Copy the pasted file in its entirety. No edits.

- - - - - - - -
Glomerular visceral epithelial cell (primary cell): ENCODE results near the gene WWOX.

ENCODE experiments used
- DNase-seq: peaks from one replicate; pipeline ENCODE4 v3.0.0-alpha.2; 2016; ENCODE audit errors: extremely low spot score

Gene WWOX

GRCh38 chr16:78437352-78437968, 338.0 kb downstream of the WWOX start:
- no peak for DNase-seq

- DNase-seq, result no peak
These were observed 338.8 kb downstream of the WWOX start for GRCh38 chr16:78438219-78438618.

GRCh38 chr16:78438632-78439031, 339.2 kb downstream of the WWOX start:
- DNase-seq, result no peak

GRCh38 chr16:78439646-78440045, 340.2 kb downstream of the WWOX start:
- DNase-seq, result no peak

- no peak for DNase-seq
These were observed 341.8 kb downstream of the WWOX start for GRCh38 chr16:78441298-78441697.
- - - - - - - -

Glomerular visceral epithelial cell (primary cell): ENCODE results near the gene WWOX.

ENCODE experiments used
- DNase-seq: peaks from one replicate; pipeline ENCODE4 v3.0.0-alpha.2; 2016; ENCODE audit errors: extremely low spot score

Gene WWOX

GRCh38 chr16:78437352-78437968, 338.0 kb downstream of the WWOX start:
- no peak for DNase-seq

- DNase-seq, result no peak
These were observed 338.8 kb downstream of the WWOX start for GRCh38 chr16:78438219-78438618.

GRCh38 chr16:78438632-78439031, 339.2 kb downstream of the WWOX start:
- DNase-seq, result no peak

GRCh38 chr16:78439646-78440045, 340.2 kb downstream of the WWOX start:
- DNase-seq, result no peak

- no peak for DNase-seq
These were observed 341.8 kb downstream of the WWOX start for GRCh38 chr16:78441298-78441697.